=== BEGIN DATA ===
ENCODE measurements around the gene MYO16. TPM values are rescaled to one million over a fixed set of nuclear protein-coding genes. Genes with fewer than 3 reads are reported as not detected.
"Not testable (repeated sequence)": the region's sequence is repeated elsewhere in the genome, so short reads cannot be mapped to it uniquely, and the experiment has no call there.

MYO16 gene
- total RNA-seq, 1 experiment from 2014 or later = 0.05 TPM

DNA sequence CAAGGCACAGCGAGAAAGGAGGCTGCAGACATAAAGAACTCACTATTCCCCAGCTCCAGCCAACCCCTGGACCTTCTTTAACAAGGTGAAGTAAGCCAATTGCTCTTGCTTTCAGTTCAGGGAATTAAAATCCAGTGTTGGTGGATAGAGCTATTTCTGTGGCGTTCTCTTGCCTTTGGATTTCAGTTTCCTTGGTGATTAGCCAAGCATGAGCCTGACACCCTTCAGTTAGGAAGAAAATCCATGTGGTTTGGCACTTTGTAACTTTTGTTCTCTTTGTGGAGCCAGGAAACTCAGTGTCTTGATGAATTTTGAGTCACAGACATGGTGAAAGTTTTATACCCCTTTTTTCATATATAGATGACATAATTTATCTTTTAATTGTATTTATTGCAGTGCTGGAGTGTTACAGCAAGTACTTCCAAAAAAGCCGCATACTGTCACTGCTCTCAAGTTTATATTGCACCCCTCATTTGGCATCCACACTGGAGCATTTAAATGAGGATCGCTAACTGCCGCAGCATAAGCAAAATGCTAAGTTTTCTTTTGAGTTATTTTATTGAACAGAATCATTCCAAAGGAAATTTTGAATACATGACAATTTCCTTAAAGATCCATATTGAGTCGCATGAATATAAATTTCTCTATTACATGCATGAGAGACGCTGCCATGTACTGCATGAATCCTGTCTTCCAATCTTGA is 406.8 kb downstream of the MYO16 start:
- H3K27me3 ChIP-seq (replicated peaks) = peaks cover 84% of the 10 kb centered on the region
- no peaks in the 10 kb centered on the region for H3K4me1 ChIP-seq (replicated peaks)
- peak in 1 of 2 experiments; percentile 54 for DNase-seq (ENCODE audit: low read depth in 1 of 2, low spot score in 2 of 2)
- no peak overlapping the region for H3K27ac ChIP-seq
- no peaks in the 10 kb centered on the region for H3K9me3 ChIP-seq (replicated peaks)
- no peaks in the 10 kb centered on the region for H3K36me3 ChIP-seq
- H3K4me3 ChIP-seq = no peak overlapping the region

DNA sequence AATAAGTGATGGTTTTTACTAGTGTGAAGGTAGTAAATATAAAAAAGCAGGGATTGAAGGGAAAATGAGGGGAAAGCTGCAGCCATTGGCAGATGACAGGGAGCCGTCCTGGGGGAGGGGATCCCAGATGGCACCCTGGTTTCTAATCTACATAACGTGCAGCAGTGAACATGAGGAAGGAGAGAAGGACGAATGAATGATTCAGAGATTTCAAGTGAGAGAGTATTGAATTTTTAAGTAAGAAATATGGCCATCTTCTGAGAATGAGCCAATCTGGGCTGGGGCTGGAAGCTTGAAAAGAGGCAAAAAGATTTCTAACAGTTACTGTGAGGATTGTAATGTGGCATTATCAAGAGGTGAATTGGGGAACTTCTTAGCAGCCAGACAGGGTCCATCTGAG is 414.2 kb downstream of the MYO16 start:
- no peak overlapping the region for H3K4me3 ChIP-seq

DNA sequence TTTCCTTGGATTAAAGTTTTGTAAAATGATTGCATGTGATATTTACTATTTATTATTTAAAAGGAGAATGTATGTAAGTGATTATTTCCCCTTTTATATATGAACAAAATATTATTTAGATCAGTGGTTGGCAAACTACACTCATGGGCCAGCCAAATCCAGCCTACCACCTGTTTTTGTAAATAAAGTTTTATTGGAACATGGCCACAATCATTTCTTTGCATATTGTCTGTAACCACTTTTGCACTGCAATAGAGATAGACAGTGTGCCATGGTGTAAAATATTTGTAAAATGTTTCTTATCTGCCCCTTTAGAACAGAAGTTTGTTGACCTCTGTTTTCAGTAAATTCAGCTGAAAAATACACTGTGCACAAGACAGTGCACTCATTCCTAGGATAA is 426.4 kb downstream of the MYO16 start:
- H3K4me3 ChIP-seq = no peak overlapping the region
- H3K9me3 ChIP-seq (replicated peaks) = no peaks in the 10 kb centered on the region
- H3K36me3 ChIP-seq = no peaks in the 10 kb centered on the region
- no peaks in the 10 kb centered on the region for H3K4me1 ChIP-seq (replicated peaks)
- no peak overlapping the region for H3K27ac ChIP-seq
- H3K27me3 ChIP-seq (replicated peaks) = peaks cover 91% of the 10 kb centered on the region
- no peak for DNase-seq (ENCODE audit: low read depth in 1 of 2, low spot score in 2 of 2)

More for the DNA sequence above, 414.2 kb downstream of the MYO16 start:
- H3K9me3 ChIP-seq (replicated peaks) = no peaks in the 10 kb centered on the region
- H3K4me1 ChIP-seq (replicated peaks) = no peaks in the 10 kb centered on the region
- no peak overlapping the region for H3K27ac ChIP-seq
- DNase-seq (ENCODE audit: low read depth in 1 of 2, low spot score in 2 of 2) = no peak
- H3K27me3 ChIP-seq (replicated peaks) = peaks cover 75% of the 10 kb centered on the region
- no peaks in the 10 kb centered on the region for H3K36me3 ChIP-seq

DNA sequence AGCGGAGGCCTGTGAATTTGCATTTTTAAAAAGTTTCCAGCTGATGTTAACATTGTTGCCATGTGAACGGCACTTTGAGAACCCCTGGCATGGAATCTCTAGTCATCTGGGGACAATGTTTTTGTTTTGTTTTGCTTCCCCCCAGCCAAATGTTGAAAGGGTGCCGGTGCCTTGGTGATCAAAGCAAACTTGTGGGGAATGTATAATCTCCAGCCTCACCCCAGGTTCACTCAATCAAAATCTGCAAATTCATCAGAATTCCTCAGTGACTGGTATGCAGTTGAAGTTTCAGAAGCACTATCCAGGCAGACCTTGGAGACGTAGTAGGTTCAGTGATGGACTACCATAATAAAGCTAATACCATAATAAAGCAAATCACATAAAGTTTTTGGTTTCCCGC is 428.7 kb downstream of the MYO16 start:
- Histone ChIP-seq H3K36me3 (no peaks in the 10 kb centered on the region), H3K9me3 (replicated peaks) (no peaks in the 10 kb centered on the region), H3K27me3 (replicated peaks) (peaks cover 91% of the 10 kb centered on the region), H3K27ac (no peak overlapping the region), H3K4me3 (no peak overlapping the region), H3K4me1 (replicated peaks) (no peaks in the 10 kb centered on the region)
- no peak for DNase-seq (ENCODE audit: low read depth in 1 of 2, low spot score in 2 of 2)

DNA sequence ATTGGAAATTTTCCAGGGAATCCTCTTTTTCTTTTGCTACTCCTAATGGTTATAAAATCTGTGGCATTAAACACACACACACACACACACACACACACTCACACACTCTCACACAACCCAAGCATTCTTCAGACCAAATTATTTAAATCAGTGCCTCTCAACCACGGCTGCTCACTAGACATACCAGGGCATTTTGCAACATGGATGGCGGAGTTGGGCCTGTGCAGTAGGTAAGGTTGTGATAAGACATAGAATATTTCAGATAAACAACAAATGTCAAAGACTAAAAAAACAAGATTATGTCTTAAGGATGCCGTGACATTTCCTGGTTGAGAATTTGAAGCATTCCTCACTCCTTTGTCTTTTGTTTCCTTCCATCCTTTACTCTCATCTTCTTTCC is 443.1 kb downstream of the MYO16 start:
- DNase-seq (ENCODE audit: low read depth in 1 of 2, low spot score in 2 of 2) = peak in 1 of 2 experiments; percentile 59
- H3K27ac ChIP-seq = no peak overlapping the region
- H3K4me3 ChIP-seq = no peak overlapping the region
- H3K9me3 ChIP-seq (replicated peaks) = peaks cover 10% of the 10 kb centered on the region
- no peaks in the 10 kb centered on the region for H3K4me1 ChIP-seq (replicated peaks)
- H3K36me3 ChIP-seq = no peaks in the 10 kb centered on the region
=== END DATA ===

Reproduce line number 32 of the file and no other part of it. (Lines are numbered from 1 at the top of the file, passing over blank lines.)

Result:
- no peak for DNase-seq (ENCODE audit: low read depth in 1 of 2, low spot score in 2 of 2)